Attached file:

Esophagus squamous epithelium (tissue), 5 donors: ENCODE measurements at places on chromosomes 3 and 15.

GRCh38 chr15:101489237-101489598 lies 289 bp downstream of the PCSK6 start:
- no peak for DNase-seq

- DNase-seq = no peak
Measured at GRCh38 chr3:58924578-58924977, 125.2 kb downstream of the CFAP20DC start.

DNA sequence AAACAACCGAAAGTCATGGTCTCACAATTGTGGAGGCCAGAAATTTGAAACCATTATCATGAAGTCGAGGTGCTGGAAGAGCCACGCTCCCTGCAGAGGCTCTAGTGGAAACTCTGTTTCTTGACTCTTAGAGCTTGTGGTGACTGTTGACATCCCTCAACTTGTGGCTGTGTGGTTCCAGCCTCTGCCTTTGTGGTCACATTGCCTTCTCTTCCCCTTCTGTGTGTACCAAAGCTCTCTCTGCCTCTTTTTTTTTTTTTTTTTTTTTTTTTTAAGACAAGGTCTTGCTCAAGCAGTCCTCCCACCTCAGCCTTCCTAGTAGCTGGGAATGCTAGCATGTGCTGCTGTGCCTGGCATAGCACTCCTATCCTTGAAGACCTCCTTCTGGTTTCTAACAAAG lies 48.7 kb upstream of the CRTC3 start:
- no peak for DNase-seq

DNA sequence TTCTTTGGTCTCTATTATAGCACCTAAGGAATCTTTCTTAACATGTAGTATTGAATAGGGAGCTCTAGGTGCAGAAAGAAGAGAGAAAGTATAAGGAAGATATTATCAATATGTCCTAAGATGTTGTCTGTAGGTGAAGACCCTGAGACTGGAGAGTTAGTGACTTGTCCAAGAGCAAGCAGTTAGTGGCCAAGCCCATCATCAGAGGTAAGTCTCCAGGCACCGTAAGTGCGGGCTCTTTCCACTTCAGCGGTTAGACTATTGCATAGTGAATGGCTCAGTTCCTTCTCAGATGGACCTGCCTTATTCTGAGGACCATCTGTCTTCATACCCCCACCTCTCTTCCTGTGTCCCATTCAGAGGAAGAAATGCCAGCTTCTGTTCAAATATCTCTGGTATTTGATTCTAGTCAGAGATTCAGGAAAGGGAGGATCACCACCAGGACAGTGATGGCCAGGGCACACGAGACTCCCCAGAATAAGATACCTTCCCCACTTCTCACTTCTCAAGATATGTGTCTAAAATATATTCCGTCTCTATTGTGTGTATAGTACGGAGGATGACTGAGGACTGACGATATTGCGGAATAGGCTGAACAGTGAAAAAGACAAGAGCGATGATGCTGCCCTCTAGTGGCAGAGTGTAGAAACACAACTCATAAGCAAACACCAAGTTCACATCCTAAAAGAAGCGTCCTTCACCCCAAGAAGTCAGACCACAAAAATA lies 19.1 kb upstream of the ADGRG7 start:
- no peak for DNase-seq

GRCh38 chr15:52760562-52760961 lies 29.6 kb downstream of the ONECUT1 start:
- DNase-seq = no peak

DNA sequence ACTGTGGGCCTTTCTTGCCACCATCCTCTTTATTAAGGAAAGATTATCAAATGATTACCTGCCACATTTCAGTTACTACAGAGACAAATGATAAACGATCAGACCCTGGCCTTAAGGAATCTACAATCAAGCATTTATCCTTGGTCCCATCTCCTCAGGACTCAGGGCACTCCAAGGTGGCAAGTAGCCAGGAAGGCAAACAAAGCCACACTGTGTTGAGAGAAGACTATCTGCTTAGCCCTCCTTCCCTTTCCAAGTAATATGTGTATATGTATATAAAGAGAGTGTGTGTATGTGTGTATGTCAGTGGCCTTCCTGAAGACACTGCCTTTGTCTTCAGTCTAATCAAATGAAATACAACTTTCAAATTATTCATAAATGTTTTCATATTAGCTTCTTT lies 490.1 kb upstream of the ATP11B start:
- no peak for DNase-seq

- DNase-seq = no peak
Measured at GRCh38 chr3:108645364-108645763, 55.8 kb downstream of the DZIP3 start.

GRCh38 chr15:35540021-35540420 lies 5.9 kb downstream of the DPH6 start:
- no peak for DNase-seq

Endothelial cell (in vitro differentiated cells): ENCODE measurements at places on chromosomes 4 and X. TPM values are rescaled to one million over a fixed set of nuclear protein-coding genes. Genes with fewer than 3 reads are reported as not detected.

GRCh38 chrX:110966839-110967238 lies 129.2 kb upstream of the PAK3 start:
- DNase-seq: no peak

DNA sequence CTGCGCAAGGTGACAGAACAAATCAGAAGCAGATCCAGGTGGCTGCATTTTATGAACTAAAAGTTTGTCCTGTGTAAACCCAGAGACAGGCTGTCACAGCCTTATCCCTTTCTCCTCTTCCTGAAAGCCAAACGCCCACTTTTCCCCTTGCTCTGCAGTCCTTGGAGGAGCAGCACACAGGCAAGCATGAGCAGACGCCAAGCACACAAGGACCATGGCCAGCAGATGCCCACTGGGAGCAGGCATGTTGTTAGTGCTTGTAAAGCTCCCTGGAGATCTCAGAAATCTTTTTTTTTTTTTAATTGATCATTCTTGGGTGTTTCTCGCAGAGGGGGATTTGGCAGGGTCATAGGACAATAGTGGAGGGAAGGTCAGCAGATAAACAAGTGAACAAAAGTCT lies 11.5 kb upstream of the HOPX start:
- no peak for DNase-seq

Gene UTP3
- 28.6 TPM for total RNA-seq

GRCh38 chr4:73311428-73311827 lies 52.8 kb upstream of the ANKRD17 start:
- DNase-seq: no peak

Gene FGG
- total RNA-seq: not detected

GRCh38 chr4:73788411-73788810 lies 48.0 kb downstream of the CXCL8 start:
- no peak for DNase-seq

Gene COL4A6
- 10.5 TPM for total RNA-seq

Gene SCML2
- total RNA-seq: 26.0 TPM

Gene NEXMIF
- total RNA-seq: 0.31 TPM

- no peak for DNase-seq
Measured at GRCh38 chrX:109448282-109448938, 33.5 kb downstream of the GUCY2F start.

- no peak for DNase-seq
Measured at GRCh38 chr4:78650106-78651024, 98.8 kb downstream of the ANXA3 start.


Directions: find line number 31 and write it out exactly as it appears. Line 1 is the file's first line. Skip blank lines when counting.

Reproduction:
Gene COL4A6